Every Friday we round up media & tech industry news you may have missed.
The trouble started with the announcement that Arrington had formed a venture capital company to invest in tech start-up companies, immediately raising ethical concerns about coverage. Said David Carr:
The idea of a news site that covers every aspect of nascent tech companies sharing a brand name and founder with a venture capital firm financing these same companies seems almost comically over the line.
Oh, and AOL, which purchased TechCrunch a year ago, was investing $10 million in said fund, to which Carr remarked, “It’s now hard to know whether AOL is Mr. Arrington’s partner, client, employer or banker.”
After a series of conflicting statements from AOL execs Tim Armstrong and Arianna Huffington and belligerent blog posts from TechCrunch writers and Arrington himself in which they basically told their bosses at AOL to go to hell, the dial-up company had no choice but to get rid of him, lest it lose Huffington.
So besides the entertainment value, what does it all mean?
Mike Arrington is an asshole. So is Arianna Huffington. This was a power struggle. She won, he lost. That’s all.
Meanwhile, the TechCrunch writers are still pissed, AOL is stuck in messy severance negotiations with Armstrong, and just today, rumors began circulating that AOL is in talks to merge with also-a-hot-mess-of-a-company Yahoo. Which brings us to . . .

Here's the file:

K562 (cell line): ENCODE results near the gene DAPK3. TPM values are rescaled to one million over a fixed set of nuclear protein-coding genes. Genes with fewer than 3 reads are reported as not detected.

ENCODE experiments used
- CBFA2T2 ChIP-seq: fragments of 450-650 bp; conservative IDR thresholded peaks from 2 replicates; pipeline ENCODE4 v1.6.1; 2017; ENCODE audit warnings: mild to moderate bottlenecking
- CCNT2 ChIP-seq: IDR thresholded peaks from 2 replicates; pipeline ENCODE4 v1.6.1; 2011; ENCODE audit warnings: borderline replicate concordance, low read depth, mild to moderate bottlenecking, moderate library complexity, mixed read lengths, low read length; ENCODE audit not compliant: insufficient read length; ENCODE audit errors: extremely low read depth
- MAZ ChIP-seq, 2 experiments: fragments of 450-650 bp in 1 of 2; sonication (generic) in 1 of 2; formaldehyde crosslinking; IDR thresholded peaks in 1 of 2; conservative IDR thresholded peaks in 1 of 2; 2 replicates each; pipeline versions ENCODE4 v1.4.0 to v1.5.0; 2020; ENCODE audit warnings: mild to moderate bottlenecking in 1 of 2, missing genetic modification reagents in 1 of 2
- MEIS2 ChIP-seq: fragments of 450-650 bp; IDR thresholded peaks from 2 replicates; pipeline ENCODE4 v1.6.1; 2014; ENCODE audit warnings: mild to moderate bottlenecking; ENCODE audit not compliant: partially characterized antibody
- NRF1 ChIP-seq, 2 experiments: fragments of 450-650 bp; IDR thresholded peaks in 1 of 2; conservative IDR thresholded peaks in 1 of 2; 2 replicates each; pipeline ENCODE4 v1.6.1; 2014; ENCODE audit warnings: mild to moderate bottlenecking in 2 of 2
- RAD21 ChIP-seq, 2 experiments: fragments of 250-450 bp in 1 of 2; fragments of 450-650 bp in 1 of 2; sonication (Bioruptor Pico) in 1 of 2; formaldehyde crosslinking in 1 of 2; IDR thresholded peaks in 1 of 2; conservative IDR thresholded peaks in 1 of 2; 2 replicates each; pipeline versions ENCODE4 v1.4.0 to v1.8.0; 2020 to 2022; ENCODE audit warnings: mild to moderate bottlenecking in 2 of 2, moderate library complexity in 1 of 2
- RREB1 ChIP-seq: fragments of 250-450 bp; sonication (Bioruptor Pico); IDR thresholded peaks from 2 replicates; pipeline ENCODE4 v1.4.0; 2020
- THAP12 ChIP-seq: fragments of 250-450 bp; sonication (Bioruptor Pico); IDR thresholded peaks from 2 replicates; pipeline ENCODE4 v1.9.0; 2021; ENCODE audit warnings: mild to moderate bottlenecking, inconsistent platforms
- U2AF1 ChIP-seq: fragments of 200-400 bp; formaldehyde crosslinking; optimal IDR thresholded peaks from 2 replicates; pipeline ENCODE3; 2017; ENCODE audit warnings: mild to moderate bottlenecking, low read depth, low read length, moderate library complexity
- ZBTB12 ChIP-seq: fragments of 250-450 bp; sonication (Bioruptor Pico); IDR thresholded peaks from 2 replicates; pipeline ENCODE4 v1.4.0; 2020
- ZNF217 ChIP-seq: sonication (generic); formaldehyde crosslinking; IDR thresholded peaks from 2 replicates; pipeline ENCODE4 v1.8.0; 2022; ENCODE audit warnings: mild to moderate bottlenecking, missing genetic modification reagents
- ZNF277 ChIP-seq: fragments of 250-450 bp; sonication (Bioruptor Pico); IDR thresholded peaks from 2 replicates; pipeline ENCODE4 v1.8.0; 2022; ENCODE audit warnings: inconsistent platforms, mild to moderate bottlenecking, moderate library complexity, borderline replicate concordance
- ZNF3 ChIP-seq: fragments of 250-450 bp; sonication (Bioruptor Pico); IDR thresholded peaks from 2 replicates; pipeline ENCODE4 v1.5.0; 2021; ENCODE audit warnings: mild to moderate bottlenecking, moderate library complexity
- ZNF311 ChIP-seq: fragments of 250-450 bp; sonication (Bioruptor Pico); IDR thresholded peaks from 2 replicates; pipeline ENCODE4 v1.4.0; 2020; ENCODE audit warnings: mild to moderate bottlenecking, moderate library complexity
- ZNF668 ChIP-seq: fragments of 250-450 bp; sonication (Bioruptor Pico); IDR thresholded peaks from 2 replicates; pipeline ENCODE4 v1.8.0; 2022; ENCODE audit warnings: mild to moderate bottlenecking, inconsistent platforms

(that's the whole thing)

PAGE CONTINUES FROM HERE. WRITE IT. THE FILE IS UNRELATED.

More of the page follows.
While Yahoo has no shortage of content and enviable web traffic, it has been unable to convert those eyeballs into dollars. The Wall Street Journal reports that the company earned an average of $6.50 per thousand pageviews in July, compared with $7.65 in July 2010.
One of the problems, according to analysts, has been ad-targeting. A former Yahoo sales rep said the company has “failed to recognize the importance of technology to target advertising to consumers.”
Alden Global Capital — which owns stakes in Gannett, McClatchy, and Tribune, among others — is the force behind the transaction that will result in a new company called Digital First Media. Ken Doctor writes about the — wait for it — newsonomics, of it all:
Does Alden Capital know something that other newspaper publishers don’t? Why is it seemingly upping its ante in an industry that has now suffered more than five years of no ad growth? I don’t think Alden’s found the formula. It does know that its properties, many bought dirt cheap, may become significantly more valuable if they can get on the other side of the digital divide, that magic time where sustainable, even small, profits are driven by digital, as the print business continues to wind down.
The clock is Alden’s — and John Paton’s — big problem. The print business is winding down even faster than they thought it would, and those transition economics are tough.
Over at Reuters, Felix Salmon contrasts the combined company with AOL’s Patch and says that with it’s existing local ad-sales talent and already-established community trust on the editorial side, Digital First Media has a far better chance of succeeding than Patch, which has neither.